The Chile-Paraguay FTA Could Create Deeper Ties For Latin America And Opportunities For Investors
Once the deal has been signed, it will mark the culmination of Chile’s efforts to establish free trade regimes with all active members of the Southern Common Market (Mercosur), and as such will represent an important watershed in regional integration.
To understand what advantages the Chile-Paraguay FTA promises to bring, it’s first worth considering Chile’s status as a promoter of free trade and Paraguay’s approach to trade liberalization and economic diversification.
Chile: The Global Free Trade Beacon
Chile’s status as a bastion of free trade has been well-established for decades now, with the spindly coastal nation enjoying some semblance of free trade with almost every mainland country in Latin America.
That includes FTAs with Mexico and Central America, “economic complementation agreements” (ECAs) with Bolivia, Venezuela, Ecuador and Mercosur, and a partial agreement with Cuba. Similar agreements struck with Colombia and Peru have since been expanded into full FTAs. The country also has FTAs in place with Australia, Brunei, Canada, the European Union and others.
Striking an FTA with Paraguay will represent the completion of the country’s free trade association with Mercosur’s active membership, which also includes Argentina, Brazil and Uruguay.
While Chile has had an ECA in place with Mercosur members since 1996, it has since struck individual FTAs with Uruguay (2016), Argentina (2017) and Brazil (2018). An ECA will generally include the likes of dual taxation treaties and investment protection mechanisms but falls short of a full FTA.
In completing the process of liberalizing trade with Mercosur, Chile will effectively form a bridge between that association and the Pacific Alliance, which includes Chile, Colombia, Mexico and Peru, and which is looking to confer associate member status on Australia, Canada, New Zealand and Singapore.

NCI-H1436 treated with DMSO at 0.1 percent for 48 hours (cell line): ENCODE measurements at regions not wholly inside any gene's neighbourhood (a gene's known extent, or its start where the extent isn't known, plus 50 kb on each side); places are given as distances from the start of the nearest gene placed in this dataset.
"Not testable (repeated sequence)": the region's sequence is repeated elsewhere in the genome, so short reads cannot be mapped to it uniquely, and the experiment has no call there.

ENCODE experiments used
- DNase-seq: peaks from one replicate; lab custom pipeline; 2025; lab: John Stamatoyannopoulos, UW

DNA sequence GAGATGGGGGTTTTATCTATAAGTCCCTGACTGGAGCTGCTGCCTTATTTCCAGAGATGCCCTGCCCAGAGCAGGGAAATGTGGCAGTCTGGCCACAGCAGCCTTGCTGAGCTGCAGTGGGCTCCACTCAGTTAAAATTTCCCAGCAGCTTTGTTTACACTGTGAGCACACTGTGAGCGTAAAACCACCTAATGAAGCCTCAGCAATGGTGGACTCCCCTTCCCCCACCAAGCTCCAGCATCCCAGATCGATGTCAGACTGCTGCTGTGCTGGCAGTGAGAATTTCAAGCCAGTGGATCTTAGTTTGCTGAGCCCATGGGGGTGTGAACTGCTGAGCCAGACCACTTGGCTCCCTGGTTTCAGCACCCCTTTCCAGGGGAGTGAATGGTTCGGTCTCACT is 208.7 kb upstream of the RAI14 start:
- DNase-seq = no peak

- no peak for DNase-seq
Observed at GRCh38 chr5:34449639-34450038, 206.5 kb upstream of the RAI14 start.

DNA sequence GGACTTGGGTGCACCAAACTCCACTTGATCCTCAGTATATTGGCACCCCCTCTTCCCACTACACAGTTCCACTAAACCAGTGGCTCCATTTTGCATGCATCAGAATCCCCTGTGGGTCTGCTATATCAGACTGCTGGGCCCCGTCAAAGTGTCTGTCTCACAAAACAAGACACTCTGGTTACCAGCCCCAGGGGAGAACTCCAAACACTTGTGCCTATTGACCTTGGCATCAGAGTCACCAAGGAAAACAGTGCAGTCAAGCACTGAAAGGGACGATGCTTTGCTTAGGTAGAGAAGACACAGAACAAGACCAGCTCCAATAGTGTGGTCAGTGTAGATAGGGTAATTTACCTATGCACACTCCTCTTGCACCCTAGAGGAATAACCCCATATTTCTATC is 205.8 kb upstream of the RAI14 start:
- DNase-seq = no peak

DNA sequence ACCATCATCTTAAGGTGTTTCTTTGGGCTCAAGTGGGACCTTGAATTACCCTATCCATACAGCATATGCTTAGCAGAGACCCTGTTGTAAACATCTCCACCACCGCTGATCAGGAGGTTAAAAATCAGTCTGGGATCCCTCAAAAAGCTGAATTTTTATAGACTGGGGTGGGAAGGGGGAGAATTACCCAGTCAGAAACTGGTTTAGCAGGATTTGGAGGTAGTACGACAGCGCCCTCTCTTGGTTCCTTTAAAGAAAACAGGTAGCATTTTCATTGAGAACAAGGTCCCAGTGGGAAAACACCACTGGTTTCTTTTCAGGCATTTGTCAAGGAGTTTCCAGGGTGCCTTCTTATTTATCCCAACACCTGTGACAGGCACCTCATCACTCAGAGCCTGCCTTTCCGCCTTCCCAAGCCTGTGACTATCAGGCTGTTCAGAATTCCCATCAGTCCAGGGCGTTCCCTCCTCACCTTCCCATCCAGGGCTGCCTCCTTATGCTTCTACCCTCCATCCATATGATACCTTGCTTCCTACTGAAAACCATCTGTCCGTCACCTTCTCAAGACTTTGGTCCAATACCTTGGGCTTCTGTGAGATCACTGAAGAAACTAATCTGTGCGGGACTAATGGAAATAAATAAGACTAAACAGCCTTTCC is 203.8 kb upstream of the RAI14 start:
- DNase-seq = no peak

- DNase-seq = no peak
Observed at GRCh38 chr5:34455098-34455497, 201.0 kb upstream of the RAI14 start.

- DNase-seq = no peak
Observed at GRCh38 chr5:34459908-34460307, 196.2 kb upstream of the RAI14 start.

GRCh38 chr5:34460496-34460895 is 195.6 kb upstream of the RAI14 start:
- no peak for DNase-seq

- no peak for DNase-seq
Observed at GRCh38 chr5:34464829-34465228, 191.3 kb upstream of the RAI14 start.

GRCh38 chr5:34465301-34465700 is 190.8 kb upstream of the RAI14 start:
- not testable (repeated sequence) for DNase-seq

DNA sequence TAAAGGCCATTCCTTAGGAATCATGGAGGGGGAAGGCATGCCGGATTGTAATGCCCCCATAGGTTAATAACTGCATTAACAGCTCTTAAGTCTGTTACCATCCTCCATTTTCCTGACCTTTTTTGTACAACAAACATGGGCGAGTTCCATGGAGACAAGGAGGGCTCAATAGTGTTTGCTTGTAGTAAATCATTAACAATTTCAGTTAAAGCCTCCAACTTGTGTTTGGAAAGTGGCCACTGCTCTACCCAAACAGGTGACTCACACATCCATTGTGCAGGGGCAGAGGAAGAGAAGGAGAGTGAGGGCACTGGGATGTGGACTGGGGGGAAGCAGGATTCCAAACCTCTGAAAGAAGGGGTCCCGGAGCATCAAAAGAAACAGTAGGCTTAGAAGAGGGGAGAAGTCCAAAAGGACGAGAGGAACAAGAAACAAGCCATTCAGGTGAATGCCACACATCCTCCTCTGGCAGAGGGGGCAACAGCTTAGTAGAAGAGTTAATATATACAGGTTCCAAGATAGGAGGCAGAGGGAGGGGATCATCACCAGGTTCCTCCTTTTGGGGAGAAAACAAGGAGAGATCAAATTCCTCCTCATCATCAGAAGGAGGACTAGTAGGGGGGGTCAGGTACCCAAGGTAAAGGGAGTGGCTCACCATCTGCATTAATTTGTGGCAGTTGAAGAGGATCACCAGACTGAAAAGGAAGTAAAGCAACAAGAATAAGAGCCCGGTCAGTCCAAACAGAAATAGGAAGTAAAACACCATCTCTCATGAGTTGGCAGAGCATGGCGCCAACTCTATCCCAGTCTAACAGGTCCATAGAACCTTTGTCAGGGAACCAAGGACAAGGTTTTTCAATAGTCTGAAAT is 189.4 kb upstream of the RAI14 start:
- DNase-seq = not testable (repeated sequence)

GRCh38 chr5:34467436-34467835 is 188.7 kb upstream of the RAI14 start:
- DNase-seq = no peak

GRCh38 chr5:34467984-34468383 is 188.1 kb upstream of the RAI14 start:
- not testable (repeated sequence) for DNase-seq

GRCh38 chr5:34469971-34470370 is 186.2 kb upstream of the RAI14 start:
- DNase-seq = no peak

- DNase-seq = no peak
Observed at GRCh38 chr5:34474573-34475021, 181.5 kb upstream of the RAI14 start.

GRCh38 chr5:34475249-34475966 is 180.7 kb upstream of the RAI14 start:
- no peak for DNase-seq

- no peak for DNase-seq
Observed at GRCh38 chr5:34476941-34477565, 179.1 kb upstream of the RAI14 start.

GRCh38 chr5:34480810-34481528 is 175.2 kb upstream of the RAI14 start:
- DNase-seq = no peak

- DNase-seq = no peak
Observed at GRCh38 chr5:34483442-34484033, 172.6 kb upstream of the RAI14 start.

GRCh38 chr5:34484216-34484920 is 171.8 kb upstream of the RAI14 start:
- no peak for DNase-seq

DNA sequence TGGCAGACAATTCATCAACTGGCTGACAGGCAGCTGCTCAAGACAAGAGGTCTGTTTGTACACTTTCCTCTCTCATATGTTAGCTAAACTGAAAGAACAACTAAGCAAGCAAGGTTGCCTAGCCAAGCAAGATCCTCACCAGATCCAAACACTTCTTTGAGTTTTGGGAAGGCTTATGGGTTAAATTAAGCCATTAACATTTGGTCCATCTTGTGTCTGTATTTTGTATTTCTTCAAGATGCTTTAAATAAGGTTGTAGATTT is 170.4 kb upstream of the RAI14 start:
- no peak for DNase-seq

As such, the economic benefits on offer extend far beyond simply bolstering trade between Chile and Paraguay, with the deal feeding into Chile’s ever-growing and interconnected constellation of FTAs.
Paraguay Steps Beyond Regional FTAs
While Chile has positioned itself among the vanguard of the global free trade movement, Paraguay’s activity in this regard has been significantly lower.
The Chile-Paraguay FTA is a landmark for the landlocked nation, with its current free trade and trade liberalization arrangements primarily based on regional agreements.
In addition to Mercosur, that includes involvement in the likes of the Latin American Integration Association (LAIA), the Latin American and Caribbean Economic System (SELA), associate membership of the Andean Community and numerous other associations. However, for the most part, those arrangements fall short of being full FTAs.
To some extent, that makes Paraguay’s entrance into the FTA all the more momentous to me, because the commercial dividends it can expect to enjoy stand to inspire the country to continue along the free trade path. Meanwhile, the negotiations come on the heels of Paraguay’s attempts to diversify its economy more generally.